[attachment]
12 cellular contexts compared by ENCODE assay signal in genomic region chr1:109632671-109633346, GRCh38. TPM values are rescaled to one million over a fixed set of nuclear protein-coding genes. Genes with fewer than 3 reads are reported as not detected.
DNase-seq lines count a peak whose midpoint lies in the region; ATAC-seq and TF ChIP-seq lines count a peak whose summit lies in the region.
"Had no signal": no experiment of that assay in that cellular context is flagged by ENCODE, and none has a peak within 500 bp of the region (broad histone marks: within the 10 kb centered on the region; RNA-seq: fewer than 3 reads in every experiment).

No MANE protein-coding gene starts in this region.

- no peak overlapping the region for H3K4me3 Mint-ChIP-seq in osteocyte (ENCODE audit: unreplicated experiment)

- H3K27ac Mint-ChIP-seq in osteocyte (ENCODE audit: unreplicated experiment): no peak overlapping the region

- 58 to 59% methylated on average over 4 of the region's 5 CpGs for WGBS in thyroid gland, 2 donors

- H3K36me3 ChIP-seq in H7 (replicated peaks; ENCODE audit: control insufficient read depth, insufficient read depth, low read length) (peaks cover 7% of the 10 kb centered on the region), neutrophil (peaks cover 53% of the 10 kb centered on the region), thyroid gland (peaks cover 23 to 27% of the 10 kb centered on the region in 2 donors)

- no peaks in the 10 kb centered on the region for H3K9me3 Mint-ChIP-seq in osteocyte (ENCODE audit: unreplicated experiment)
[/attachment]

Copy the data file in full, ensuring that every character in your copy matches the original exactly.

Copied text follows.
12 cellular contexts compared by ENCODE assay signal in genomic region chr1:109632671-109633346, GRCh38. TPM values are rescaled to one million over a fixed set of nuclear protein-coding genes. Genes with fewer than 3 reads are reported as not detected.
DNase-seq lines count a peak whose midpoint lies in the region; ATAC-seq and TF ChIP-seq lines count a peak whose summit lies in the region.
"Had no signal": no experiment of that assay in that cellular context is flagged by ENCODE, and none has a peak within 500 bp of the region (broad histone marks: within the 10 kb centered on the region; RNA-seq: fewer than 3 reads in every experiment).

No MANE protein-coding gene starts in this region.

- no peak overlapping the region for H3K4me3 Mint-ChIP-seq in osteocyte (ENCODE audit: unreplicated experiment)

- H3K27ac Mint-ChIP-seq in osteocyte (ENCODE audit: unreplicated experiment): no peak overlapping the region

- 58 to 59% methylated on average over 4 of the region's 5 CpGs for WGBS in thyroid gland, 2 donors

- H3K36me3 ChIP-seq in H7 (replicated peaks; ENCODE audit: control insufficient read depth, insufficient read depth, low read length) (peaks cover 7% of the 10 kb centered on the region), neutrophil (peaks cover 53% of the 10 kb centered on the region), thyroid gland (peaks cover 23 to 27% of the 10 kb centered on the region in 2 donors)

- no peaks in the 10 kb centered on the region for H3K9me3 Mint-ChIP-seq in osteocyte (ENCODE audit: unreplicated experiment)